The ship began to list, causing the lifeboats to hang at awkward angles. Nevertheless, people who had survived the blast and made it outside gathered around the lifeboats. They had been through the emergency drill, so there was some sense of order, but there were also outbreaks of panic.

Women and children were supposed to board lifeboats first, but at one lifeboat station, a number of men feared there would be no space left for them. They shoved aside the women and children and tried to claim their seats by force. The crewman manning that lifeboat fought them back by wielding an ax.

As one of the lifeboats was lowered, a rope broke. Mrs. Orr and her daughter, who’d just been blasted against the railing, now barely survived another traumatic event as the lifeboat crashed down into the water. Now, despite her cracked ribs, Ms. Orr began bailing with their shoes, a chore that would continue on through a long, dark and very cold night.

Not everyone stayed active. Many of the people in the lifeboats were miserable. They were sick from the gas that was released in the explosion and seasick from the rocky ocean. Many were only half dressed. One woman was dressed in nothing but a satin nightgown. Hypothermia set in for those who had been forced to jump in the ocean or who had been thrown out of their lifeboat during the rough launchings.

“Look!” a woman said, pointing. “A submarine.”

A German U-boat opened fire on the ship’s wireless antennas. It then approached the scattered lifeboats. The boats were spread out around the sinking ship, spread out for just this reason—in case a submarine showed up and tried to machine gun the survivors.

The U-boat approached long enough for the captain to get a good look at the ship. Then it turned tail and stole away into the night.

“Help us!” a woman cried out. “We’ll die out here!”

The U-boat did not stick around to save a single person. Her German commander, with his submarine now safely beneath the surface, was in shock. He had thought that the ship he had attacked was an armed merchant cruiser. After dealing the fatal blow, he’d approached to identify the ship for his log entry. When he checked the ship against the Lloyd’s Register, he was sickened to realize that he’d just sunk an unarmed cruise ship. This was against all prize rules of warfare, for both Britain and Germany. Commander Lemp realized he had made a horrible mistake.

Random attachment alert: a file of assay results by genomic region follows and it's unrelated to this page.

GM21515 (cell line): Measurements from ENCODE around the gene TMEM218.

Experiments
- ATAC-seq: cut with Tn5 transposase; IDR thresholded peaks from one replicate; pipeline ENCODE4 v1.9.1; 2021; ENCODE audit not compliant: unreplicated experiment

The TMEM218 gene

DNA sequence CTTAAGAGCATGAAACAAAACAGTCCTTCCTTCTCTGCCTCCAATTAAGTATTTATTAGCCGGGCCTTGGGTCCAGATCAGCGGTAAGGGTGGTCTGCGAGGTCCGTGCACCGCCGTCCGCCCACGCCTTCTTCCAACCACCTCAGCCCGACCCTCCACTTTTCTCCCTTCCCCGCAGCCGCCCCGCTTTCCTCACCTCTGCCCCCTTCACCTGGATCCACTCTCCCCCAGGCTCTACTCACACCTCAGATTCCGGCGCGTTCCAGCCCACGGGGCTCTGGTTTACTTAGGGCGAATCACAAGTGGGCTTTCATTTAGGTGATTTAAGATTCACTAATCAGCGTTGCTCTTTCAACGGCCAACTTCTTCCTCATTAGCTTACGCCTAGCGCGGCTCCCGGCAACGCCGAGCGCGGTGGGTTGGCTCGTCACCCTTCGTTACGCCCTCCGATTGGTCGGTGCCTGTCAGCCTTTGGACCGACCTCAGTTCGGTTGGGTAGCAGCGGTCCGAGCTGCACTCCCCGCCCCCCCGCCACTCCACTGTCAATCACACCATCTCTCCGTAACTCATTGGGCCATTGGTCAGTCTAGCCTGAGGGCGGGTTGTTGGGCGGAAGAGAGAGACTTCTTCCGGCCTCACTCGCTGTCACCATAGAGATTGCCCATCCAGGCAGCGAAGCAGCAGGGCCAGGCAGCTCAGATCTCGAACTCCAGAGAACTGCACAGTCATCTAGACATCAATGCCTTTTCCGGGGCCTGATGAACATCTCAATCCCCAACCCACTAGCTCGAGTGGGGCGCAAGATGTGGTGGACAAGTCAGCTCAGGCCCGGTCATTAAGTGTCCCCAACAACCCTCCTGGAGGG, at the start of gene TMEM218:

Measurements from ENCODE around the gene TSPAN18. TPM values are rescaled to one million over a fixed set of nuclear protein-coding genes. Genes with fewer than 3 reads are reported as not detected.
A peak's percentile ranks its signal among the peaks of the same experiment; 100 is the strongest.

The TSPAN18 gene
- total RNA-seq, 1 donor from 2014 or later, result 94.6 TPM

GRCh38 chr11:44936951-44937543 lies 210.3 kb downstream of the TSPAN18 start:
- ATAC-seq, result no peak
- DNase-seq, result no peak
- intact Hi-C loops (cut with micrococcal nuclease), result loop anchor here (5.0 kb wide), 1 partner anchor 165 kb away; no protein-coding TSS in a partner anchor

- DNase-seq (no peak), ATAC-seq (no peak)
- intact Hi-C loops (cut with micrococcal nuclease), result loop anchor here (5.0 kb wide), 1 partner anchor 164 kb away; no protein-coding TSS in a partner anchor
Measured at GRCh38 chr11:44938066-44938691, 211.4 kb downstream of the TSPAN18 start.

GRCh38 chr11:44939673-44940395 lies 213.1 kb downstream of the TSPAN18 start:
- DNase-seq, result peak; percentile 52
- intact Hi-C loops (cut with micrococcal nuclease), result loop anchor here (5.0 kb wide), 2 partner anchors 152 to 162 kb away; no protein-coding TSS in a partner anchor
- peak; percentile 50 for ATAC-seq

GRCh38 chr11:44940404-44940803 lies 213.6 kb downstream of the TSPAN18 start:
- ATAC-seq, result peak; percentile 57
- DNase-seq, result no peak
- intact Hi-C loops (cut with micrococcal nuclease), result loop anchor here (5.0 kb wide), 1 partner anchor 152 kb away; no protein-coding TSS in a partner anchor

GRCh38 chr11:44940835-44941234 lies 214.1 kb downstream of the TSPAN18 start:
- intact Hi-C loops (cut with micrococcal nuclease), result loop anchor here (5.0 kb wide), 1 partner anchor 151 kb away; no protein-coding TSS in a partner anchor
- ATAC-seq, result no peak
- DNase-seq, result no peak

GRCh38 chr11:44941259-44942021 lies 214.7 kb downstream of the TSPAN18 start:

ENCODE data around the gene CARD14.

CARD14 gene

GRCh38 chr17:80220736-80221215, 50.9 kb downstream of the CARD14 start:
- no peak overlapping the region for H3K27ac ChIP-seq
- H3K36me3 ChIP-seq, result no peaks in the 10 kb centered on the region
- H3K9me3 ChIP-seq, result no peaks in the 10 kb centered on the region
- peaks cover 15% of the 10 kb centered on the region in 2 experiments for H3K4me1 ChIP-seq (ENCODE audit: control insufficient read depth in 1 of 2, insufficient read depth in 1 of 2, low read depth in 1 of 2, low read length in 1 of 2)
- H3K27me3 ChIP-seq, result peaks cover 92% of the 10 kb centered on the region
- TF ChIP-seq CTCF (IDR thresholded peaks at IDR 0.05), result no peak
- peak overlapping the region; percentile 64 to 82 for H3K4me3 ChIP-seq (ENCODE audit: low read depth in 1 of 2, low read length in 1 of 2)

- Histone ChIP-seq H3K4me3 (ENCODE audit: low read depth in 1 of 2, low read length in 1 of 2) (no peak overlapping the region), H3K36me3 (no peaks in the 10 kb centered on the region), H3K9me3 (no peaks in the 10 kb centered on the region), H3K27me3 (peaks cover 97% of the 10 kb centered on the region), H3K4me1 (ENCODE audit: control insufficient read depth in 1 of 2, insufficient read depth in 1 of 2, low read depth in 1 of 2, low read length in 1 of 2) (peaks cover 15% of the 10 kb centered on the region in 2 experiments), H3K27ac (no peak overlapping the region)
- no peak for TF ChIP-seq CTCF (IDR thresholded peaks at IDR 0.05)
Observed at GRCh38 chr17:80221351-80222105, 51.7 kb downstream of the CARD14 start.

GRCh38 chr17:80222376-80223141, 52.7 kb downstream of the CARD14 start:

As Lemp stole away in his U-boat, he was in a state of disbelief. He’d been sure of his conclusion. The ship had been acting like a warship. It had been blacked out and was following a zigzag course. Plus, it was following an unusual course for a passenger ship. He began to sweat profusely. He feared he could face a court marshal back in Germany. He feared what would happen when Admiral Donitz learned of this. Lemp decided then and there that he must hide his fatal error. He forced his crew to take an oath of secrecy and never speak of what had occurred. As for his log entry, he never made it. The event never officially happened.

Up on the surface, the people in the lifeboats were miserable and shaking in the cold because of what had happened, and they were the lucky ones. Many had been killed in the explosion. For the survivors, it was a night of suffering.

One woman, Mrs. Rhonda Thomas or Rochester, New York, had been well dressed because she’d been out on deck. A naked baby was handed to her to keep under her coat. The baby had no relatives in the boat. Mrs. Thomas and another woman shared duties, alternately rowing and sheltering the infant.